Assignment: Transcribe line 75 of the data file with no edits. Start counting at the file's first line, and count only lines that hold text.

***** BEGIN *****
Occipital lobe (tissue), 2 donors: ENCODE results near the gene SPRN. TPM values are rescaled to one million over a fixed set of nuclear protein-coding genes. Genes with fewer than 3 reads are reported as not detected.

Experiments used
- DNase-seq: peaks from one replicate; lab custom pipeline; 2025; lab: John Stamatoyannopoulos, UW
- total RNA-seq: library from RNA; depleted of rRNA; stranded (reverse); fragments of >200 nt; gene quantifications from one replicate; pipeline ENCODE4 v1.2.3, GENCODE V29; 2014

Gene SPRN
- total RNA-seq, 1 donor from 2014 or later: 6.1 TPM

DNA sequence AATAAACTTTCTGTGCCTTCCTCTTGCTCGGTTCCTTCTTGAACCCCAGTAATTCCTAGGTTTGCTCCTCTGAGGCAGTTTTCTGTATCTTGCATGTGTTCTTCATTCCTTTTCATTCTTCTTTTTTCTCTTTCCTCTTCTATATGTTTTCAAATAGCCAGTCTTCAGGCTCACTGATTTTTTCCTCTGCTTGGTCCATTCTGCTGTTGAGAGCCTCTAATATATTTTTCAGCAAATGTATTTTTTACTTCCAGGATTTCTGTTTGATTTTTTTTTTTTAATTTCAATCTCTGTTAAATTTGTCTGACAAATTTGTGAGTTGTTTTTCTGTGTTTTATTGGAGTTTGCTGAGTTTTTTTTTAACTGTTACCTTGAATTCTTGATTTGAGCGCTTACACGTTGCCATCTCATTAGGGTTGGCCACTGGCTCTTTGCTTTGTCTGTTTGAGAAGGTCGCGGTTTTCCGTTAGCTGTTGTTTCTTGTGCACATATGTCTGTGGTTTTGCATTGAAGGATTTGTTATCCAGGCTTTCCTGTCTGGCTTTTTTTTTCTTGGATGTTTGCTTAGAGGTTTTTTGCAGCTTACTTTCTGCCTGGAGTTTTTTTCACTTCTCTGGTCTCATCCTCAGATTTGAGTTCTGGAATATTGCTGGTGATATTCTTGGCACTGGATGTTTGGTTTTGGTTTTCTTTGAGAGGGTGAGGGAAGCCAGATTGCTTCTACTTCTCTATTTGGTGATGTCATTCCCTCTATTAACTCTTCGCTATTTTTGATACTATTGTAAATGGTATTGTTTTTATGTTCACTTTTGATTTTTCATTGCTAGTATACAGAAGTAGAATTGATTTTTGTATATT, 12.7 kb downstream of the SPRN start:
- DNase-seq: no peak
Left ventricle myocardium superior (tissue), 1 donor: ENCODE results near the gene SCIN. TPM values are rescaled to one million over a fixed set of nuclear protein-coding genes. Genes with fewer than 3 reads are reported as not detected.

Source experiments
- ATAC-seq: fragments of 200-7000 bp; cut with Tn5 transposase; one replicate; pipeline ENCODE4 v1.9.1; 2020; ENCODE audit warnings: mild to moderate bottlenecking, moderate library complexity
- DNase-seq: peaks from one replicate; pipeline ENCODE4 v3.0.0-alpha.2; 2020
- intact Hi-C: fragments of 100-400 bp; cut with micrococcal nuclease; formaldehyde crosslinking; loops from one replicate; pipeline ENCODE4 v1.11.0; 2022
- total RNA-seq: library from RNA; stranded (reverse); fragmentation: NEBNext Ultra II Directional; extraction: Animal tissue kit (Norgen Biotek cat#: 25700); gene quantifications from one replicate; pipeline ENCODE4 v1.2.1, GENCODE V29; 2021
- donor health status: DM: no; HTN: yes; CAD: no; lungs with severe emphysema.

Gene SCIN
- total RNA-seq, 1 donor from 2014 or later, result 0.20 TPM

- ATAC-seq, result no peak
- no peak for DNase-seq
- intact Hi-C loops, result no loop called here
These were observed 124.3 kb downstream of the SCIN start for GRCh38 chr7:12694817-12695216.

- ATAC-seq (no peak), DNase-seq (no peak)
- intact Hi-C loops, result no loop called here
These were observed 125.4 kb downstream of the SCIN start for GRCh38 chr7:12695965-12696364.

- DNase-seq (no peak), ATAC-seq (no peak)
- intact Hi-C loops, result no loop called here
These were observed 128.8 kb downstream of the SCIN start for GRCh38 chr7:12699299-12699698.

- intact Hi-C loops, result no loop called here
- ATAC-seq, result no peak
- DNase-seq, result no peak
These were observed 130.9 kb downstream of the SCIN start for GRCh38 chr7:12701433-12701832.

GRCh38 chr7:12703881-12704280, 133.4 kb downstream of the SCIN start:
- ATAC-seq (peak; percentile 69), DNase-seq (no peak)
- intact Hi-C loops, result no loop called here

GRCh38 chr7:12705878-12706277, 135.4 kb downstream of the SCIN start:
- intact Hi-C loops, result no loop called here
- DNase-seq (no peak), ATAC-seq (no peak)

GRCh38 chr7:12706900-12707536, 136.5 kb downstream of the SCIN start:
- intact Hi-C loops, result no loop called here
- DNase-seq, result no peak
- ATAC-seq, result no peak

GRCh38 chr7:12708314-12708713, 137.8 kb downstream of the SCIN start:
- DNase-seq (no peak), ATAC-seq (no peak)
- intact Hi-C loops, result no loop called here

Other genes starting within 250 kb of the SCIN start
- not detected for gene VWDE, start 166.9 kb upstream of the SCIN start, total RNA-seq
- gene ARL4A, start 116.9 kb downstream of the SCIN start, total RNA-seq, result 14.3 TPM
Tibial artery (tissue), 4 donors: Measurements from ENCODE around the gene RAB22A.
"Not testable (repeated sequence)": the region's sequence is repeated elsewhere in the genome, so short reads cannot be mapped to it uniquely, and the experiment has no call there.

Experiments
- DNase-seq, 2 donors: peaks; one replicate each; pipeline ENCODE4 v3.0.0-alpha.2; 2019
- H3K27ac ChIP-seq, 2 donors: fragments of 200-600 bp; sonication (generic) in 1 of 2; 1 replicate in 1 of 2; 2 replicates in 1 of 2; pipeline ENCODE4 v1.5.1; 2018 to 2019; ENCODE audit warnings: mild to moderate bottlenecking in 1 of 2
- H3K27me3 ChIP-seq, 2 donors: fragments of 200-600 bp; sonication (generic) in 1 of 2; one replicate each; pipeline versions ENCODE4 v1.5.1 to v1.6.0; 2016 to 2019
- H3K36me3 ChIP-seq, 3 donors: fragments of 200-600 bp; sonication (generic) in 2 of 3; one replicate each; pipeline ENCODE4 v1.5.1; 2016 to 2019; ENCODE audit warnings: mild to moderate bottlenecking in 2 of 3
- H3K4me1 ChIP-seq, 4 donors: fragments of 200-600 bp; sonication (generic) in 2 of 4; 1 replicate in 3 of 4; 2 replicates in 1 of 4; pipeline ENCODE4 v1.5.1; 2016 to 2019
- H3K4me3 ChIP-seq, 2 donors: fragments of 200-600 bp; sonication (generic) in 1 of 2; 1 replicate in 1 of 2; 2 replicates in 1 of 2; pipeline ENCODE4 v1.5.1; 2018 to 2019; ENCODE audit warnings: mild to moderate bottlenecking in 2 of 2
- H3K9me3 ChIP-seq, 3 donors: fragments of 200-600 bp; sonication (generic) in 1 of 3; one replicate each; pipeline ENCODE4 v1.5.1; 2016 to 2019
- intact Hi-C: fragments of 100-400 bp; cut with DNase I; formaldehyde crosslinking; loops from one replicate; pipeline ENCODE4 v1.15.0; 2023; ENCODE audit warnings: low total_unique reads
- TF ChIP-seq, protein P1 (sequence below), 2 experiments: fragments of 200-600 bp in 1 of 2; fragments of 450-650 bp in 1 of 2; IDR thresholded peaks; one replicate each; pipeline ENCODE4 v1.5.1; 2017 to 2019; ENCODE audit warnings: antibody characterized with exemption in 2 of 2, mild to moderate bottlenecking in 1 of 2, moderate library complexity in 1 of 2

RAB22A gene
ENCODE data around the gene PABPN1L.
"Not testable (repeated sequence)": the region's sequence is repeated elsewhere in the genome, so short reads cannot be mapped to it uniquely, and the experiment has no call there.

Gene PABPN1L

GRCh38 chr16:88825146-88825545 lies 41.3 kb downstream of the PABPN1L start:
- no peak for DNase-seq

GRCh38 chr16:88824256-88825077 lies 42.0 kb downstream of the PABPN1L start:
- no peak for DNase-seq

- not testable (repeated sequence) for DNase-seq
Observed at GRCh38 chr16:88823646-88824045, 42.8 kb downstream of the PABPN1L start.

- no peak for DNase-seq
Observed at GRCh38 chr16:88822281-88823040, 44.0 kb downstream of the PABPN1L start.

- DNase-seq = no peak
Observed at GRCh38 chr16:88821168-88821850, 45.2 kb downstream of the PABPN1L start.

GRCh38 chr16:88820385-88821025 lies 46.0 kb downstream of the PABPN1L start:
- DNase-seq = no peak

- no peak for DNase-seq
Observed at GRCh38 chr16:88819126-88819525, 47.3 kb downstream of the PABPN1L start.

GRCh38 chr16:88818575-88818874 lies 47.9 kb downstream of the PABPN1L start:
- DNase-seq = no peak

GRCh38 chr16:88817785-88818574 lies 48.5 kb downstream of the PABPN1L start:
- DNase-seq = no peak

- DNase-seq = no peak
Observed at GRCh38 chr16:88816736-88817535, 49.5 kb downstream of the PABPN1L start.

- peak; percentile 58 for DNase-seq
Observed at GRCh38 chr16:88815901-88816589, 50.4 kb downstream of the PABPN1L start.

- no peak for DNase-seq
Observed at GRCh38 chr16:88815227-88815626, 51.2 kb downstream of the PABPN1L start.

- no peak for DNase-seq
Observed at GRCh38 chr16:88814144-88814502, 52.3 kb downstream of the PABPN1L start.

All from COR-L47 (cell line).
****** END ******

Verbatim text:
- DNase-seq = no peak